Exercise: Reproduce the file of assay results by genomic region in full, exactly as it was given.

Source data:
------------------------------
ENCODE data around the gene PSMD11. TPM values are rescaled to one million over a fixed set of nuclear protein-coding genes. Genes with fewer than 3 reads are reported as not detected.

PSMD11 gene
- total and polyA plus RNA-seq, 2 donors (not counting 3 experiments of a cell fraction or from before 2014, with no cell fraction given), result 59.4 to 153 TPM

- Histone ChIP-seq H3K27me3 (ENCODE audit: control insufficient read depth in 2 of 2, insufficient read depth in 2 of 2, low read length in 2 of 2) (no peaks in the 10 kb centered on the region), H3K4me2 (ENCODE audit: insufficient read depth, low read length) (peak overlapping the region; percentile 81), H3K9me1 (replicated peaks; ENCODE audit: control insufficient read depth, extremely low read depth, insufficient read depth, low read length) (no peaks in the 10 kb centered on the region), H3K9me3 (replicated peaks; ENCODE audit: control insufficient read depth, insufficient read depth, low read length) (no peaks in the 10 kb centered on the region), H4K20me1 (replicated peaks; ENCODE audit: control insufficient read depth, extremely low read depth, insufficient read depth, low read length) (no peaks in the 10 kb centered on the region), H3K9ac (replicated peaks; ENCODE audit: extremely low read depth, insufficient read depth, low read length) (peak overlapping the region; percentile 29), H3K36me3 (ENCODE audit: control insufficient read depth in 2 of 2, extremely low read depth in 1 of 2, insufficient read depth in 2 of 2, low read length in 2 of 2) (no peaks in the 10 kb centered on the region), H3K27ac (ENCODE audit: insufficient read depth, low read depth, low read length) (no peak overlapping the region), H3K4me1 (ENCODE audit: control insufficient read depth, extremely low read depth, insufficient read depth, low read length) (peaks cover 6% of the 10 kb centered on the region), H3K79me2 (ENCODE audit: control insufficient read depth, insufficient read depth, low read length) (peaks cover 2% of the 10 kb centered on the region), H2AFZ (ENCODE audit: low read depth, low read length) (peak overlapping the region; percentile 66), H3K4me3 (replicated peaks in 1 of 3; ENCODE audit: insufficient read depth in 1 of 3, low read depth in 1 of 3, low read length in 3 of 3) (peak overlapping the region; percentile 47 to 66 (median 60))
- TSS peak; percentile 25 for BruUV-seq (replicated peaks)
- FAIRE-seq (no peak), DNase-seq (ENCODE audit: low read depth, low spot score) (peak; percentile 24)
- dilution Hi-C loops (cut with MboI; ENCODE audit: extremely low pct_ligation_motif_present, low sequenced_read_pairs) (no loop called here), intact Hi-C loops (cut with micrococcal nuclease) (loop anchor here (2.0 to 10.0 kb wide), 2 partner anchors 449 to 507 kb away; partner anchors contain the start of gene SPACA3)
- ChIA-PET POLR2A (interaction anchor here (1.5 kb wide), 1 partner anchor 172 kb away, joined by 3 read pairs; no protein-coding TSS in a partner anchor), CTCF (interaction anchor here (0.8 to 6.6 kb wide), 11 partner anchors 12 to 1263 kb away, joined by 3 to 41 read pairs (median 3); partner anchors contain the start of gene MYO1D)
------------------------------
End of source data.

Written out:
ENCODE data around the gene PSMD11. TPM values are rescaled to one million over a fixed set of nuclear protein-coding genes. Genes with fewer than 3 reads are reported as not detected.

PSMD11 gene
- total and polyA plus RNA-seq, 2 donors (not counting 3 experiments of a cell fraction or from before 2014, with no cell fraction given), result 59.4 to 153 TPM

- Histone ChIP-seq H3K27me3 (ENCODE audit: control insufficient read depth in 2 of 2, insufficient read depth in 2 of 2, low read length in 2 of 2) (no peaks in the 10 kb centered on the region), H3K4me2 (ENCODE audit: insufficient read depth, low read length) (peak overlapping the region; percentile 81), H3K9me1 (replicated peaks; ENCODE audit: control insufficient read depth, extremely low read depth, insufficient read depth, low read length) (no peaks in the 10 kb centered on the region), H3K9me3 (replicated peaks; ENCODE audit: control insufficient read depth, insufficient read depth, low read length) (no peaks in the 10 kb centered on the region), H4K20me1 (replicated peaks; ENCODE audit: control insufficient read depth, extremely low read depth, insufficient read depth, low read length) (no peaks in the 10 kb centered on the region), H3K9ac (replicated peaks; ENCODE audit: extremely low read depth, insufficient read depth, low read length) (peak overlapping the region; percentile 29), H3K36me3 (ENCODE audit: control insufficient read depth in 2 of 2, extremely low read depth in 1 of 2, insufficient read depth in 2 of 2, low read length in 2 of 2) (no peaks in the 10 kb centered on the region), H3K27ac (ENCODE audit: insufficient read depth, low read depth, low read length) (no peak overlapping the region), H3K4me1 (ENCODE audit: control insufficient read depth, extremely low read depth, insufficient read depth, low read length) (peaks cover 6% of the 10 kb centered on the region), H3K79me2 (ENCODE audit: control insufficient read depth, insufficient read depth, low read length) (peaks cover 2% of the 10 kb centered on the region), H2AFZ (ENCODE audit: low read depth, low read length) (peak overlapping the region; percentile 66), H3K4me3 (replicated peaks in 1 of 3; ENCODE audit: insufficient read depth in 1 of 3, low read depth in 1 of 3, low read length in 3 of 3) (peak overlapping the region; percentile 47 to 66 (median 60))
- TSS peak; percentile 25 for BruUV-seq (replicated peaks)
- FAIRE-seq (no peak), DNase-seq (ENCODE audit: low read depth, low spot score) (peak; percentile 24)
- dilution Hi-C loops (cut with MboI; ENCODE audit: extremely low pct_ligation_motif_present, low sequenced_read_pairs) (no loop called here), intact Hi-C loops (cut with micrococcal nuclease) (loop anchor here (2.0 to 10.0 kb wide), 2 partner anchors 449 to 507 kb away; partner anchors contain the start of gene SPACA3)
- ChIA-PET POLR2A (interaction anchor here (1.5 kb wide), 1 partner anchor 172 kb away, joined by 3 read pairs; no protein-coding TSS in a partner anchor), CTCF (interaction anchor here (0.8 to 6.6 kb wide), 11 partner anchors 12 to 1263 kb away, joined by 3 to 41 read pairs (median 3); partner anchors contain the start of gene MYO1D)